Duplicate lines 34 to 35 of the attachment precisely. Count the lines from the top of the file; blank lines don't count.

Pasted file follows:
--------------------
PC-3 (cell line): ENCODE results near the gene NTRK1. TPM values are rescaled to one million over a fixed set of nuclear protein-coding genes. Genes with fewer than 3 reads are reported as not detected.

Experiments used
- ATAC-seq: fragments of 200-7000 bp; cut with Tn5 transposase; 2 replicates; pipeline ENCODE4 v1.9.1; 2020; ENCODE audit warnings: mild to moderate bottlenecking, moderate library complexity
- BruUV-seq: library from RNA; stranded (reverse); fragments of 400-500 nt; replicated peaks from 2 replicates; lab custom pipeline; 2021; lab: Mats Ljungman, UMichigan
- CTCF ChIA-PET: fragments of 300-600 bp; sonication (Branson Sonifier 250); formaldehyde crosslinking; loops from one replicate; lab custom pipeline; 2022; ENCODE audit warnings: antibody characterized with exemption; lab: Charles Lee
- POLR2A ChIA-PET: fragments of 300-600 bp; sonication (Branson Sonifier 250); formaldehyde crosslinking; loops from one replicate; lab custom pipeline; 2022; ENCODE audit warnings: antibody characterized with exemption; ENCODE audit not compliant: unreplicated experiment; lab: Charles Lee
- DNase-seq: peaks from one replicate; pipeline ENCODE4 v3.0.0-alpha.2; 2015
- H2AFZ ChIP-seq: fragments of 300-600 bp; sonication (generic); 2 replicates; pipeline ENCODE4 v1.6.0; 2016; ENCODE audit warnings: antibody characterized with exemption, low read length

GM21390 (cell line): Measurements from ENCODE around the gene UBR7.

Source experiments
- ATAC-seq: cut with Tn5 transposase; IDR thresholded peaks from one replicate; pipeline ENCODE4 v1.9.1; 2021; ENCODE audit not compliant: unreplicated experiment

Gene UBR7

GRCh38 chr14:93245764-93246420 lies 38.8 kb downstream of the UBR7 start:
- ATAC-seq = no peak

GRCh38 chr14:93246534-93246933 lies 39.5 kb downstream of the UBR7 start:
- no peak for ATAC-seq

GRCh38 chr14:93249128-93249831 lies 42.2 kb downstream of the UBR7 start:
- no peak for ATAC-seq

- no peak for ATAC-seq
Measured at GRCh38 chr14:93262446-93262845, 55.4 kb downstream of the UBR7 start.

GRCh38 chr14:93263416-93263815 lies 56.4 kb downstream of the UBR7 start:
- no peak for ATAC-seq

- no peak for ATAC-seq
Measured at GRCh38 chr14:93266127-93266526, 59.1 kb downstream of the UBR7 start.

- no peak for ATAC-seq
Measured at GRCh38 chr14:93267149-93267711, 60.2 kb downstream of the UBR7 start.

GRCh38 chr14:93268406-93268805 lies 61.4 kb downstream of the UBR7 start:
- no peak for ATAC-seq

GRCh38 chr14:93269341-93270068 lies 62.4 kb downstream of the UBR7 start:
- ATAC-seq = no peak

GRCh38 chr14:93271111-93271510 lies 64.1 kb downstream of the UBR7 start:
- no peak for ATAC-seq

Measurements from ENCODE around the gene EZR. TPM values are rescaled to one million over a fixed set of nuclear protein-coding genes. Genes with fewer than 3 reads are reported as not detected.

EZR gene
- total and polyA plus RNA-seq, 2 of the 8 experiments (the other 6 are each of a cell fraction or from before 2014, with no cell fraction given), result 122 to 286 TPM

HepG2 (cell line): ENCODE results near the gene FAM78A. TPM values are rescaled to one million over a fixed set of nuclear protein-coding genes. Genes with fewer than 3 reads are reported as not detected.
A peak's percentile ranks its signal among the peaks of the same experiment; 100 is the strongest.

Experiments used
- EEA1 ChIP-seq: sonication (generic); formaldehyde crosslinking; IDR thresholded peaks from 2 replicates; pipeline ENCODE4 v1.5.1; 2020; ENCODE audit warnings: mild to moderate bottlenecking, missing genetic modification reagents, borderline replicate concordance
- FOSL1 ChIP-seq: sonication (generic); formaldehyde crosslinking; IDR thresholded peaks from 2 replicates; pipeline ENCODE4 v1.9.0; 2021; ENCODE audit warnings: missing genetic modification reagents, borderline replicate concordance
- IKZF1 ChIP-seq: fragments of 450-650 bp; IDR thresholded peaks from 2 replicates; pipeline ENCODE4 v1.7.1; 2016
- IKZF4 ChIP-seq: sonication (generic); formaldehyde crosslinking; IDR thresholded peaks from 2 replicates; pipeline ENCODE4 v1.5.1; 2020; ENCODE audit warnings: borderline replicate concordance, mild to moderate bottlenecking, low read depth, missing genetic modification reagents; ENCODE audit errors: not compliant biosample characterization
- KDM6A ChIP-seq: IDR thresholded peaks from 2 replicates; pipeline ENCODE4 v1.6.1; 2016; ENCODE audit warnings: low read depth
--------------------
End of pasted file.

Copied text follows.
EZR gene
- total and polyA plus RNA-seq, 2 of the 8 experiments (the other 6 are each of a cell fraction or from before 2014, with no cell fraction given), result 122 to 286 TPM